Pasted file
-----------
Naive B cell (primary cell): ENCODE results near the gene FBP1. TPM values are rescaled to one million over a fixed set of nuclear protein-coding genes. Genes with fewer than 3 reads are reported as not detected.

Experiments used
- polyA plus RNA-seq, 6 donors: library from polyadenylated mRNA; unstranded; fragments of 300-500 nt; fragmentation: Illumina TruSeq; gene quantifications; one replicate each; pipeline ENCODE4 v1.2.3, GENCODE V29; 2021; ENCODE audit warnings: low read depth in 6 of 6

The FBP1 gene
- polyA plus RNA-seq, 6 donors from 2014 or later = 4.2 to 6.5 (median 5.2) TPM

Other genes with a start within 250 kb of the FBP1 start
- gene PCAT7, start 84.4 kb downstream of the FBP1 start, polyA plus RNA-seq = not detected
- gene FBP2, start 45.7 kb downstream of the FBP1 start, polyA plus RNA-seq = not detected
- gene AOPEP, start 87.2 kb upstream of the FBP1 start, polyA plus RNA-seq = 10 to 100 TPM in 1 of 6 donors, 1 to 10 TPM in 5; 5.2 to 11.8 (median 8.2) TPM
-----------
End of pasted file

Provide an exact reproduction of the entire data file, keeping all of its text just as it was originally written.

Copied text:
Naive B cell (primary cell): ENCODE results near the gene FBP1. TPM values are rescaled to one million over a fixed set of nuclear protein-coding genes. Genes with fewer than 3 reads are reported as not detected.

Experiments used
- polyA plus RNA-seq, 6 donors: library from polyadenylated mRNA; unstranded; fragments of 300-500 nt; fragmentation: Illumina TruSeq; gene quantifications; one replicate each; pipeline ENCODE4 v1.2.3, GENCODE V29; 2021; ENCODE audit warnings: low read depth in 6 of 6

The FBP1 gene
- polyA plus RNA-seq, 6 donors from 2014 or later = 4.2 to 6.5 (median 5.2) TPM

Other genes with a start within 250 kb of the FBP1 start
- gene PCAT7, start 84.4 kb downstream of the FBP1 start, polyA plus RNA-seq = not detected
- gene FBP2, start 45.7 kb downstream of the FBP1 start, polyA plus RNA-seq = not detected
- gene AOPEP, start 87.2 kb upstream of the FBP1 start, polyA plus RNA-seq = 10 to 100 TPM in 1 of 6 donors, 1 to 10 TPM in 5; 5.2 to 11.8 (median 8.2) TPM